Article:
Agree on the antidepressants. Their efficacy vs. passage of time is something like +15% (resolution of depression, etc). Most other approaches tried independently (exercise/talk) are more effective, but the latter are secondary approaches here and the former initial primary - presumably due to cost. It's cheaper to put someone on a generic antidepressant than it is for the care system to send someone to talk therapy.

Not glossing over folks who have "bad wiring" who can't get right no matter what, but rather the folks who can by addressing their issues head on.
 

Fitzroy

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My father was a pharmacist and most of the class of medications you mention are heavily controlled, my expectation was that deaths would be low. A quick search shows its in the hundreds not thousands.


Fitz.
 

D_W

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The number that I provided was for all drug overdose - no data on opioid overdose (I'd speculate that itself is rare, but overdose after folks end up turning to heroin would be higher). That was 67k for all of the US for all causes. I'd imagine also that some of those overdose deaths are overlap with the suicide totals. The daughter of a neighbor here (these people are older now, the daughter would be in her 60s if she was still alive) overdosed on railroad tracks and was subsequently run over. I guess there's a chance that was accidental, but not likely. It's something the woman said - not remotely close to something I'd ask for additional information on (the mother is now deceased - she was over 90 - unlucky that one child had a drug problem, another is a dry drunk - and a grandchild was later arrested holding up a gas station due to heroin addiction. A really odd illustration as it was once a close family and both grandparents were professionals).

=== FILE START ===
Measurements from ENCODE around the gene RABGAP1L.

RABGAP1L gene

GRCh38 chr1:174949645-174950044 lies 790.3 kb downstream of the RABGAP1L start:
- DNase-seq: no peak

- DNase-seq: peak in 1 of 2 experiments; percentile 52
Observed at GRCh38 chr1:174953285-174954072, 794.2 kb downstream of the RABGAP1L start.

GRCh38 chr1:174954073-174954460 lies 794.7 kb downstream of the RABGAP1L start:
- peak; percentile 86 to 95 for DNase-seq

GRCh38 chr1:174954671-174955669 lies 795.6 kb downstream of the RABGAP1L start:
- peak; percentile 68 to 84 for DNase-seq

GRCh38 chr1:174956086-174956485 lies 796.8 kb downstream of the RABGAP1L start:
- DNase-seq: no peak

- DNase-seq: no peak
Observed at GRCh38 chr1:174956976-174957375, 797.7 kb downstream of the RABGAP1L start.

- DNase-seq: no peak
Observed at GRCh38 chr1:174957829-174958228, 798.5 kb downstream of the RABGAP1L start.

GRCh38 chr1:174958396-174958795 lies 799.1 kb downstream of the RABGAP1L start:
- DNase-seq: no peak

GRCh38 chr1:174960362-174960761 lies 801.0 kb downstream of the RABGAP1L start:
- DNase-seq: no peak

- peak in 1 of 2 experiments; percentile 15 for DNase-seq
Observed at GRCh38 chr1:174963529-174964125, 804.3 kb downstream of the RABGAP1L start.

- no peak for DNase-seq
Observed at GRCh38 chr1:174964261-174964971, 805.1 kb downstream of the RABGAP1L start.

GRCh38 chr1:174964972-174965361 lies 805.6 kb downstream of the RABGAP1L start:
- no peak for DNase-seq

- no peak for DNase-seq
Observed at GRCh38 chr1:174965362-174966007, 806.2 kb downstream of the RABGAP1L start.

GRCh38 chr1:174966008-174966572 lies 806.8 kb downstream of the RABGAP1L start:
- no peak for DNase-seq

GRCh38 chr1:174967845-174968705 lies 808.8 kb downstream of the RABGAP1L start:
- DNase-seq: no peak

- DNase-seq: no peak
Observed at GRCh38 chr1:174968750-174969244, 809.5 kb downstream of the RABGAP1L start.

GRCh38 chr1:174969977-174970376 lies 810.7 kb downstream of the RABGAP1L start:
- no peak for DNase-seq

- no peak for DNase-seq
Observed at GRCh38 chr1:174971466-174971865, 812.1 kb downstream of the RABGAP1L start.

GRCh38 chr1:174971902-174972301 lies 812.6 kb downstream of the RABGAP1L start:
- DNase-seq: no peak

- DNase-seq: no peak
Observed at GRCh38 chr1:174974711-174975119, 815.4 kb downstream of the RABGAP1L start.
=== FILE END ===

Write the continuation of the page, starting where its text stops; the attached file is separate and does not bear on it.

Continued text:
At any rate, it looks like a comparable total for England and Wales last year was 4400. Overall a much lower rate.

starting about 5 years ago, controlled substances are now digitally tracked so that people developing tolerances can't string along separate doctors at the same time (which seems to have been a problem that was common and also encouraged by a small number of private practitioners - most of those either in jail now or no longer practicing). Our death rates are declining and I would anticipate they will continue to as you can't easily get absurd stories of Keith Richards type dosages legally.